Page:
ENGL 202-05 and 202-08 Policies


ENGL 202-05 and ENGL 202-08 – Writing and Critical Inquiry Course Policies

Western Carolina University

Spring 2012

Instructor: Nate Kreuter

Email: nakreuter [at-sign] wcu [dot] edu (make sure you enter this correctly when emailing!!!)

Course Website: Blackboard (100% of course material available)

Alternate Course Website: www.natekreuter.net/courses

Office: Coulter 207

Walk-In Office Hours: W 11-2, and by appointment (email to set up an appointment)

Meeting Time:           ENGL 202-05 M, W, F 8:00 – 8:50

ENGL 202-08 M, W, F 10:10 – 11:00

Class Location:          ENGL 202-05 M, W in Coulter 203, F in Coulter 205

ENGL 202-08 M, W in Coulter 303, F in Coulter 205


In the unlikely event that a policy described herein conflicts with a Department of English, College of Arts and Sciences, or University policy, the Department, College, or University policy shall prevail.

Liberal Studies Core Description: This course partially satisfies the Liberal Studies Program’s C1 Core requirement, which consists of two sequential writing courses (English 101 and 202).  These courses introduce you to college-level writing via the best practices of composition instruction available.  These practices undergo constant assessment and improvement.  This course sequence addresses immediately an essential academic skill, that of communicating ideas in written form.  As in all of the Liberal Studies Core offerings, this course will provide you with academic skills and intellectual habits you will need throughout your undergraduate experience.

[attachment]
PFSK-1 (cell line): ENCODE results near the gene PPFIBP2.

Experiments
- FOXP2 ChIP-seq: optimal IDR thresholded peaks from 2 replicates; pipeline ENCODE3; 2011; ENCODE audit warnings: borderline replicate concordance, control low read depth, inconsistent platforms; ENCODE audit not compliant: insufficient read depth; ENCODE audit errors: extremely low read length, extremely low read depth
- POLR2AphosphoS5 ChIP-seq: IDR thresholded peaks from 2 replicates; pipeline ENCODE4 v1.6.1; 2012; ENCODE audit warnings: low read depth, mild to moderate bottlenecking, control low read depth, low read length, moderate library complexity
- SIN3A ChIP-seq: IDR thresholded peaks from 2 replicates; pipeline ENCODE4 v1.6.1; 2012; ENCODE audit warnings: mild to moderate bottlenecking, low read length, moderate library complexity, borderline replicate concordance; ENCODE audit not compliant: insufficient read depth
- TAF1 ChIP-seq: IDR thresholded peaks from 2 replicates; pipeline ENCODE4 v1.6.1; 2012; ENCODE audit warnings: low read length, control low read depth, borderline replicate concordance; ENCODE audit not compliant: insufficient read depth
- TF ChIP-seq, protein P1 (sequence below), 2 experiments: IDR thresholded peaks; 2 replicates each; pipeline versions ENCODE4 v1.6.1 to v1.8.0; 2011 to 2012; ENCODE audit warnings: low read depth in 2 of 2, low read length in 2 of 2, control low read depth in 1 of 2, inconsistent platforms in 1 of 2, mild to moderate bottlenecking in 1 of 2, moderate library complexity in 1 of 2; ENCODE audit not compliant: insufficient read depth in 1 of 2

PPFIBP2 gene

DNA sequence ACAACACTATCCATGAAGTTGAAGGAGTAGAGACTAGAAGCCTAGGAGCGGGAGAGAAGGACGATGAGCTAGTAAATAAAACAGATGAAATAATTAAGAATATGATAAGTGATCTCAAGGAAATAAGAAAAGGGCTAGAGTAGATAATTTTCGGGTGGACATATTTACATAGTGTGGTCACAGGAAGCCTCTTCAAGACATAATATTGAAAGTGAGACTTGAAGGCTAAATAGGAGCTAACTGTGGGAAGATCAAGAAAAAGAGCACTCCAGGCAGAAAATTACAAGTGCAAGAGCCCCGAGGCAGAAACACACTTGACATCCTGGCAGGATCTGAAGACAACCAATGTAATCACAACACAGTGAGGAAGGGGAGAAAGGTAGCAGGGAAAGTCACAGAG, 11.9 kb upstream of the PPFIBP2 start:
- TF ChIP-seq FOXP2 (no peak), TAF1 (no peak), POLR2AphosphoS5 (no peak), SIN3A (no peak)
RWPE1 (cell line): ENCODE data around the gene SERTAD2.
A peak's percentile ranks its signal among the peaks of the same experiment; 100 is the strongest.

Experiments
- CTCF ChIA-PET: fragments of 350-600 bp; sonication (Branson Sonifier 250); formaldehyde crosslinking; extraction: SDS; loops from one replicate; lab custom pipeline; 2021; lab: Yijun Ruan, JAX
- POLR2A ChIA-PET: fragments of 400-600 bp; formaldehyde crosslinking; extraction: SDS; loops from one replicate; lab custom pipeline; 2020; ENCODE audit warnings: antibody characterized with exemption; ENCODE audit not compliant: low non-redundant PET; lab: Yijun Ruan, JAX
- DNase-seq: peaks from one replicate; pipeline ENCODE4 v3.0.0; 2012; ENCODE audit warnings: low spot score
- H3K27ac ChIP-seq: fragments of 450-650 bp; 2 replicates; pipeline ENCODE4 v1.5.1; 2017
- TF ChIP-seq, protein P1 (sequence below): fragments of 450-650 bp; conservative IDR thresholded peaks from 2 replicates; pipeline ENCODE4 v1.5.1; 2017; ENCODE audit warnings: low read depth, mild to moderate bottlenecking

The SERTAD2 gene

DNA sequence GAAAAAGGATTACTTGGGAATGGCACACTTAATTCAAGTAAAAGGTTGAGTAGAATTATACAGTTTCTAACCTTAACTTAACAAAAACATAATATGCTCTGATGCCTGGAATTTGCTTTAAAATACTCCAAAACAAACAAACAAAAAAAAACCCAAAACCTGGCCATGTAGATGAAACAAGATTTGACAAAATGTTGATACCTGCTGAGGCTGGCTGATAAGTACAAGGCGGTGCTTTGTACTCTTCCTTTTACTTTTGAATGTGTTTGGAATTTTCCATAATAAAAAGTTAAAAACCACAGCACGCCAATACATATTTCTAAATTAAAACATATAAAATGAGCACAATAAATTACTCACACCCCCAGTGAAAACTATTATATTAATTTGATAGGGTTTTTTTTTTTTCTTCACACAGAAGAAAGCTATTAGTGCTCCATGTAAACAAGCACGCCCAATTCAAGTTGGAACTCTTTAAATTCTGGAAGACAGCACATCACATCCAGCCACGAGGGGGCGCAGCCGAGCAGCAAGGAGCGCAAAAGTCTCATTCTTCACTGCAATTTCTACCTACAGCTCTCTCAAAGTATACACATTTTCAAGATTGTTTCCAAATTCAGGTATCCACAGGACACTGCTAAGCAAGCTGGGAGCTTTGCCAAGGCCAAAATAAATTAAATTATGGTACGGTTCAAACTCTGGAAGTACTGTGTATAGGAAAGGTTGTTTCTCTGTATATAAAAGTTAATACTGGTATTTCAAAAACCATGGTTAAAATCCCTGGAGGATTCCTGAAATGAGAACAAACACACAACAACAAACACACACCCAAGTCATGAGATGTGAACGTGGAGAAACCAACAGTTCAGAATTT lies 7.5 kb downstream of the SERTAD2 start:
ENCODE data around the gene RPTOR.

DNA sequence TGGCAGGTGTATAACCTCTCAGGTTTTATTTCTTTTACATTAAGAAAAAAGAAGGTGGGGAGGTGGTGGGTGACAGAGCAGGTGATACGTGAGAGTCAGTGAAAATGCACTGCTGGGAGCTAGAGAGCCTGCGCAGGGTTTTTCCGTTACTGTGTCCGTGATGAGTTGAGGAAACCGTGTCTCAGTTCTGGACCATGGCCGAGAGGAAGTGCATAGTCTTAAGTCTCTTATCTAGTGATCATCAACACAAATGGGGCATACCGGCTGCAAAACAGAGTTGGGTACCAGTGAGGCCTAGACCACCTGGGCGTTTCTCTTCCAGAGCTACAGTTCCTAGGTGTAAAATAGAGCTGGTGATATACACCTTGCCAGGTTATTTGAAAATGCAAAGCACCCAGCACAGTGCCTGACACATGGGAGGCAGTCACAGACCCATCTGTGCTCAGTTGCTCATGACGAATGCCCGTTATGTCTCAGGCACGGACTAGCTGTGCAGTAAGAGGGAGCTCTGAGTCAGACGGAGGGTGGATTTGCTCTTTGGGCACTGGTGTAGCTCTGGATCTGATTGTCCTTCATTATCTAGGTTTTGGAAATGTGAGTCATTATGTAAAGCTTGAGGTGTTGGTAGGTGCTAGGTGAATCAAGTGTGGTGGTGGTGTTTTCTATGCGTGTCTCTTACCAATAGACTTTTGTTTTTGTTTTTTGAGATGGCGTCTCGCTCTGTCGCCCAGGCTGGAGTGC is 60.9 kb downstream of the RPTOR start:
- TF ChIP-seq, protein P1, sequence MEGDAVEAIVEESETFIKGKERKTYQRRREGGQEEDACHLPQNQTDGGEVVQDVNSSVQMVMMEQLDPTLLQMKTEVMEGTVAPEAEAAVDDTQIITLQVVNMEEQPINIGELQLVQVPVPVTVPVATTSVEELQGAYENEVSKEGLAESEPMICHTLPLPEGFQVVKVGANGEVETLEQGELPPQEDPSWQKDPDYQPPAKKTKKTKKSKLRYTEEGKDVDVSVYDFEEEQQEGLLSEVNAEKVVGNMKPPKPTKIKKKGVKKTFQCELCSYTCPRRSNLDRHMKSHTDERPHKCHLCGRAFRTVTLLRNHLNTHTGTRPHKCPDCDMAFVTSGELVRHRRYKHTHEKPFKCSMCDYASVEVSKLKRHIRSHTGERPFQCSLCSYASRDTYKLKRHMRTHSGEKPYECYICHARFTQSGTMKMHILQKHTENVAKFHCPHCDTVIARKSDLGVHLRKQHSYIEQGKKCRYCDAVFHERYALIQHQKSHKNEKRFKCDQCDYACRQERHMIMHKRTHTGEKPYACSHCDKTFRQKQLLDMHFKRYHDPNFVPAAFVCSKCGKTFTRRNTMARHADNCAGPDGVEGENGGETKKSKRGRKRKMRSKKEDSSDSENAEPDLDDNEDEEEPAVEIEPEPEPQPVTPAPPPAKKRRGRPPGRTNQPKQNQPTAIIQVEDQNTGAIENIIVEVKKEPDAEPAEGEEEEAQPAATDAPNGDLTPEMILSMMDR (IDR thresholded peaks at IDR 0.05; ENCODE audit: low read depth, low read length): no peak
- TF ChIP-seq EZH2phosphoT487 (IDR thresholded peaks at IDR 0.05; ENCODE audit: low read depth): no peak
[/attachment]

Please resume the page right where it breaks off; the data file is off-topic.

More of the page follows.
Course Objectives: The following objectives will drive our course content and assignments, and are goals that, if achieved or approached, will serve as a foundation for both the remainder of your collegiate career and your broader civic life. (Redundancies Intentional)

  • Learn the processes of writing (Invention, Revision, Editing, Revision Again)
  • Learn Individual Writing Strategies
  • Learn How to Conduct Research and Evaluate Source Materials
  • Learn How to Integrate and Synthesize Information from a Variety of Sources
  • Learn How to Meaningfully and Ethically Engage in the Debates Surrounding Public Policies and Controversies (from Local to Global)
  • Learn How to Analyze the Arguments (and Expectations) of Others
  • Learn How to Make Constructive, Persuasive Written Arguments Aimed at Real Audiences (from Local to Global)
  • Learn How to Evaluate, Communicate, and Act Upon the Values that Matter to You Personally
  • Learn How to Engage Other Citizens